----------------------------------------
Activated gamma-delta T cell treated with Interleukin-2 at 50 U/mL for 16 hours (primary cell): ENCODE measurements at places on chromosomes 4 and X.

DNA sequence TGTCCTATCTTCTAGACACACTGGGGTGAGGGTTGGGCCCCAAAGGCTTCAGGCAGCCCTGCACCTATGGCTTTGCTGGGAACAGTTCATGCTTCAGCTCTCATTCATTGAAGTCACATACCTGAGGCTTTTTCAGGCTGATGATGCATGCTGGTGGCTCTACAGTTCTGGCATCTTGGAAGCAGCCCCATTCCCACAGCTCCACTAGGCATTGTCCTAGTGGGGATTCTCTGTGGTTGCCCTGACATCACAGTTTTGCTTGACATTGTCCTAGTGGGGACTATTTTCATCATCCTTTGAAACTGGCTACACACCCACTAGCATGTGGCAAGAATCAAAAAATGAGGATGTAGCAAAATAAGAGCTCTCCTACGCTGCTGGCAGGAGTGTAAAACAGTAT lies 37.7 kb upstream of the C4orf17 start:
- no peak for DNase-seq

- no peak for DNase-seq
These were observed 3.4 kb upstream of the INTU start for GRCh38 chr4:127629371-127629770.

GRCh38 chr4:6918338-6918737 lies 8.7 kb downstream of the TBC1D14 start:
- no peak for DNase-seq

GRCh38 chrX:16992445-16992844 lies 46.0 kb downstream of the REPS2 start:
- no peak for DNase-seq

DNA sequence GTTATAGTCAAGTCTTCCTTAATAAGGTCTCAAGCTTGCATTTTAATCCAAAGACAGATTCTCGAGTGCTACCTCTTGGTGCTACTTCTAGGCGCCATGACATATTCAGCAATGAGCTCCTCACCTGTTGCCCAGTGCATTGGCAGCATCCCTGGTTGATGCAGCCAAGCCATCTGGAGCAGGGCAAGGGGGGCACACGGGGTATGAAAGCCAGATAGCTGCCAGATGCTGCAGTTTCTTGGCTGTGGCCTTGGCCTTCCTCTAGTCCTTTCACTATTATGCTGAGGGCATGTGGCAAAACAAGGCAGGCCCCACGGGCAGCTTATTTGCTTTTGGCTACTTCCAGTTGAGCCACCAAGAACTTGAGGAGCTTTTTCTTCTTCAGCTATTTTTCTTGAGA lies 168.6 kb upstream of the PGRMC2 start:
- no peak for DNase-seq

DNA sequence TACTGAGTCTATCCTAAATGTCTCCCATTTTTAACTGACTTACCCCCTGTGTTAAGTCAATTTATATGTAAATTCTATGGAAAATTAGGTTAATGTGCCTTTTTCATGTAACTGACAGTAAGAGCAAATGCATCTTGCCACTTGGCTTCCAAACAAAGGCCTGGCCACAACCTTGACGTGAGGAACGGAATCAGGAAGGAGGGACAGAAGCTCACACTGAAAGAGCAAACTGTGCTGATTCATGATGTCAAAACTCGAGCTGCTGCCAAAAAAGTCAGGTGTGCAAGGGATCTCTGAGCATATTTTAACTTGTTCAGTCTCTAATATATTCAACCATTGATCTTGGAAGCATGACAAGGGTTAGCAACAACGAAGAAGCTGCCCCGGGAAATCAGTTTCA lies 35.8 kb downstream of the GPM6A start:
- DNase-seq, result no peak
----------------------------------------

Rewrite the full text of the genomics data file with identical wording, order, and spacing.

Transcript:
Activated gamma-delta T cell treated with Interleukin-2 at 50 U/mL for 16 hours (primary cell): ENCODE measurements at places on chromosomes 4 and X.

DNA sequence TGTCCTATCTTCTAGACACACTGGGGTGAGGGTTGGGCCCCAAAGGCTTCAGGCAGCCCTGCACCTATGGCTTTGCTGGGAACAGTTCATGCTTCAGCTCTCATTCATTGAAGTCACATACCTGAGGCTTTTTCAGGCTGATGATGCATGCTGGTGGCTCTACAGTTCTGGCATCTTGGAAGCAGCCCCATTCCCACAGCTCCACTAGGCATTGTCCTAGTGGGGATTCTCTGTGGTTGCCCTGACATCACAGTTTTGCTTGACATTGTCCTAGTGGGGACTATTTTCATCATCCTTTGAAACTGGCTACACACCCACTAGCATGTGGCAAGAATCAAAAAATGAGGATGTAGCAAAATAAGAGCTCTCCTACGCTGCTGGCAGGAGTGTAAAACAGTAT lies 37.7 kb upstream of the C4orf17 start:
- no peak for DNase-seq

- no peak for DNase-seq
These were observed 3.4 kb upstream of the INTU start for GRCh38 chr4:127629371-127629770.

GRCh38 chr4:6918338-6918737 lies 8.7 kb downstream of the TBC1D14 start:
- no peak for DNase-seq

GRCh38 chrX:16992445-16992844 lies 46.0 kb downstream of the REPS2 start:
- no peak for DNase-seq

DNA sequence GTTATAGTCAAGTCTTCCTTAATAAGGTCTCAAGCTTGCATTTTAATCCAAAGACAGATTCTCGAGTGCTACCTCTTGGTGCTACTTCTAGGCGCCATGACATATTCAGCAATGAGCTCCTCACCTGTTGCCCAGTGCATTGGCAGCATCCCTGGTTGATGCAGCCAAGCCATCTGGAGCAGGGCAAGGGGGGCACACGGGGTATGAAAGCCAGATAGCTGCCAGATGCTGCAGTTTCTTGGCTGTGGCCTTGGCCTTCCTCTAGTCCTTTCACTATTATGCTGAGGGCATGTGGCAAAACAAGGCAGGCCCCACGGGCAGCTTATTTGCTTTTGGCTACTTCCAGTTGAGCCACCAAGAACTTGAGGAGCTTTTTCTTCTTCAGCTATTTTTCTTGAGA lies 168.6 kb upstream of the PGRMC2 start:
- no peak for DNase-seq

DNA sequence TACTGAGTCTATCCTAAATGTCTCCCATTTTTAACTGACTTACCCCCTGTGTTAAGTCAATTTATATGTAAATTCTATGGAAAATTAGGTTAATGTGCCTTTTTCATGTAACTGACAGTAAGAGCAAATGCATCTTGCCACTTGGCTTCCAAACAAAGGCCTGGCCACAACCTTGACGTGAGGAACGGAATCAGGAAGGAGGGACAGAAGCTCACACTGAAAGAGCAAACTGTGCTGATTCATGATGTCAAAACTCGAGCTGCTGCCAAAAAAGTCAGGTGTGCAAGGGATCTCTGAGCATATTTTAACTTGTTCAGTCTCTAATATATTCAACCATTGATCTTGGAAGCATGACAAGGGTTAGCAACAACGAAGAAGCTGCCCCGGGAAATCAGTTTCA lies 35.8 kb downstream of the GPM6A start:
- DNase-seq, result no peak